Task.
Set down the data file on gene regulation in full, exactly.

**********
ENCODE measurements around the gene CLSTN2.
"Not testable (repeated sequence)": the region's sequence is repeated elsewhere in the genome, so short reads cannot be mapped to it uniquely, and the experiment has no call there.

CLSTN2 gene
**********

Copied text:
ENCODE measurements around the gene CLSTN2.
"Not testable (repeated sequence)": the region's sequence is repeated elsewhere in the genome, so short reads cannot be mapped to it uniquely, and the experiment has no call there.

CLSTN2 gene